Crypto Assets: Agreement on New Rules to Stop Illegal Flows | News

Parliament and Council negotiators reached a preliminary agreement on Wednesday on new legislation to ensure the traceability of cryptocurrency transfers and block suspicious transactions.

Traceability from the transfer of the first euro

The agreement aims to extend the scope of the “travel rule” – which already exists in traditional finance – to include transfers of crypto assets. The rule states that information about the asset’s source and its beneficiaries must “travel” with the transaction and be stored on both sides of the transfer. Crypto asset service providers will be required to provide this information to the appropriate authorities in the event of an investigation into money laundering and terrorist financing.

Since crypto-asset transactions can easily circumvent existing thresholds that would create traceability requirements, Parliament’s negotiators have ensured that there are no minimum thresholds or exceptions for asset transfers, a small amount, as initially proposed.

Concerning the protection of personal data, in particular the name and address as required by the “travel rule”, the negotiators considered that such information should not be sent if there was no guarantee of the protection of personal data at the end of the chain .

Fight against money laundering and terrorist financing

Before making crypto assets available to beneficiaries, providers must verify that the source of the asset is not subject to restrictive measures or sanctions, and that there is no risk of money laundering, money or terrorist financing.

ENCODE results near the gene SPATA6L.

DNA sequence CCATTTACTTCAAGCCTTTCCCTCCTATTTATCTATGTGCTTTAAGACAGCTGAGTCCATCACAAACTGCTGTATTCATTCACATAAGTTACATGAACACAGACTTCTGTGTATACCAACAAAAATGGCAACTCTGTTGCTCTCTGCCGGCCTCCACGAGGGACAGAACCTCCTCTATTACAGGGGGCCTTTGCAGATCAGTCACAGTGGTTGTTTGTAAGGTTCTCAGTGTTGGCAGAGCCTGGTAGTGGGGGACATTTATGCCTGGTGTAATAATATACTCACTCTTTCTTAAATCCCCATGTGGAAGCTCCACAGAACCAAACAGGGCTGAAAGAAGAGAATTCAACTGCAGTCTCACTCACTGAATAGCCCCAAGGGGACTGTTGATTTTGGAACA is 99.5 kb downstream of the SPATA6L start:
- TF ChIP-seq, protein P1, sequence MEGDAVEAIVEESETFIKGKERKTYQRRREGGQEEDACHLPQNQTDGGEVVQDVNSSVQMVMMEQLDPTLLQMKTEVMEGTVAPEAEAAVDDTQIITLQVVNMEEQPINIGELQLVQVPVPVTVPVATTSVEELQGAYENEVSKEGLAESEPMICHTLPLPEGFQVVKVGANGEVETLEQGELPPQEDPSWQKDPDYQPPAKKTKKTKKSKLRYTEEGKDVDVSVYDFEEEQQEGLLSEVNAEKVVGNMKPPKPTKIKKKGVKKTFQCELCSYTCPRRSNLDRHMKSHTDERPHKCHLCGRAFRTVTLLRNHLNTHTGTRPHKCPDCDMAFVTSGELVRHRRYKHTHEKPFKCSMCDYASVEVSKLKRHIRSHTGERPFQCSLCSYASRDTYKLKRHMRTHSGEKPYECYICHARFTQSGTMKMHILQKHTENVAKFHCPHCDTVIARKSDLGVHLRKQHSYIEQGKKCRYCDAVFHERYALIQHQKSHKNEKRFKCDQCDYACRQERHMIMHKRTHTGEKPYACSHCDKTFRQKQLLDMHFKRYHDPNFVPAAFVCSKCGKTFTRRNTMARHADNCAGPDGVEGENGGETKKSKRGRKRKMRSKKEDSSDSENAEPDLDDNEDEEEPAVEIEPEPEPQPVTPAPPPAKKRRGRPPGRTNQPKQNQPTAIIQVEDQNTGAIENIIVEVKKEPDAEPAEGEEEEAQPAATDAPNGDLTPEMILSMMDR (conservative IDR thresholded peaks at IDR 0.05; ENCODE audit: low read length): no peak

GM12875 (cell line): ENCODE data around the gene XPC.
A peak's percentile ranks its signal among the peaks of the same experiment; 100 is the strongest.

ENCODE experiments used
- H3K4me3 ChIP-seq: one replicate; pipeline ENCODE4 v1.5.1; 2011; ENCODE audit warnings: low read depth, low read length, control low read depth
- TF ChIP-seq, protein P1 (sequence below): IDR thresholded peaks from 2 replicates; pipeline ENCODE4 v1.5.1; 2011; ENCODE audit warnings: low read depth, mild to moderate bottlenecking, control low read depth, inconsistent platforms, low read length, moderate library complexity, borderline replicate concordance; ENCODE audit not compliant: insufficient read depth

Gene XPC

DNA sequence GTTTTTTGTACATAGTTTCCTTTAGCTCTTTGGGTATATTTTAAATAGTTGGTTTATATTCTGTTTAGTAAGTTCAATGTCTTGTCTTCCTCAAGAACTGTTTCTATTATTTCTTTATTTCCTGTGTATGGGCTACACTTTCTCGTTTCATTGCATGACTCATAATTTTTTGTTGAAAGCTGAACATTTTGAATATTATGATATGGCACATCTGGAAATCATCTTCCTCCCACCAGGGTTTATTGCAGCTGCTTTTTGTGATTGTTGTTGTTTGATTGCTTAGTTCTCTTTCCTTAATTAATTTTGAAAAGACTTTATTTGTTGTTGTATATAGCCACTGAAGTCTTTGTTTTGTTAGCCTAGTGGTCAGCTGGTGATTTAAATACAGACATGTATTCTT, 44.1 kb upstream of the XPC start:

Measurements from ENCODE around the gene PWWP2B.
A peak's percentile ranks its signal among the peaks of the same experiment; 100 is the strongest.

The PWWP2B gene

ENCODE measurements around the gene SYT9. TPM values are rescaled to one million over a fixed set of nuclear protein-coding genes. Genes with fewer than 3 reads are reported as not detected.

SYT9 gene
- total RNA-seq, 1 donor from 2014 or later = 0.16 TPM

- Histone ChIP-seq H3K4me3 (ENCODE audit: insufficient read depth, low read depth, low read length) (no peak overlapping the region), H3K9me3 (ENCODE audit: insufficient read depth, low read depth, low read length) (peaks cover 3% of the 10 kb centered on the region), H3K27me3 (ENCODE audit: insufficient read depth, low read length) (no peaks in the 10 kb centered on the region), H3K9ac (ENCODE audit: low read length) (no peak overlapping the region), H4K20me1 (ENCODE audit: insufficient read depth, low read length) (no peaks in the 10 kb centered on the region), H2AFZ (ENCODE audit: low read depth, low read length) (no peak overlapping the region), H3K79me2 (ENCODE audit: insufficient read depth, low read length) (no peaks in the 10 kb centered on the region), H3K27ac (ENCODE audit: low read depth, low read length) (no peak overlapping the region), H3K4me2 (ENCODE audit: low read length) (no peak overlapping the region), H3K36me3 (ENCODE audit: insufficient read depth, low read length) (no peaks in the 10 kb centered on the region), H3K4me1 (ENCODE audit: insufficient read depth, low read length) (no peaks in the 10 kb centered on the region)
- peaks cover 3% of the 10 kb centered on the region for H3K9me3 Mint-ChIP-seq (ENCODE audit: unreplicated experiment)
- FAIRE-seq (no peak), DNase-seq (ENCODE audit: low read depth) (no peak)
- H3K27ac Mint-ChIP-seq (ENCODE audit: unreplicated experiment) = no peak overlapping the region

Negotiators have agreed to establish a public registry for non-compliant or unsupervised crypto asset service providers, which EU providers are not allowed to trade with. This registry will be subject to the Crypto Asset Markets Regulation, which is currently under negotiation.

Non-hosted wallets

The rules also apply to transactions by non-hosted wallets (a crypto-asset wallet address operated by a private user) when interacting with wallets operated by crypto-asset service providers.

If a customer sends or receives more than $1,000 to or from their own non-hosted wallet, the service provider must verify that the non-hosted wallet is actually owned or controlled by that customer.

The rules do not apply to transfers of crypto assets between individuals that are made without the involvement of a service provider, such as bitcoin exchanges, or between service providers acting on their own initiative.


Ernest Urtasun (Verts/ALE, ES), co-rapporteur of the Committee on Economic and Monetary Affairs: “This new regulation strengthens the European framework to fight money laundering, reduces the risk of fraud and makes transactions with crypto assets more secure. The EU ‘travel rule’ will not only ensure crypto-asset service providers can prevent and detect sanctioned addresses, but also that crypto-asset transfer assets are fully traceable. In addition, it introduces one of the most ambitious ‘travel rules’ for cryptocurrencies . transfers of assets in the world. We hope that other jurisdictions will follow the ambitious and rigorous approach agreed upon by the co-legislators today.”

Assita Kanko (ECR, BE), co-rapporteur from the Committee on Civil Liberties, Justice and Home Affairs, added: “Crypto assets have remained under the radar of our law enforcement agencies for too long. Terrorists used cryptocurrency for fundraising, child pornography and criminals used it to hide their activities. This has really taken its toll on many people’s lives and has led to concerns about the industry. Today we have taken an important step to tackle these problems. It will be much harder to sell crypto assets and innocent traders and investors will be better protected. The extension of the ‘travel rule’ will make the world a safer place.”

Next steps

The Parliament, the Council and the Commission are now working on the technical aspects of the text. Before entering into force, the agreement must be approved by the Economic Affairs and Civil Liberties Committees, and then by Parliament as a whole.

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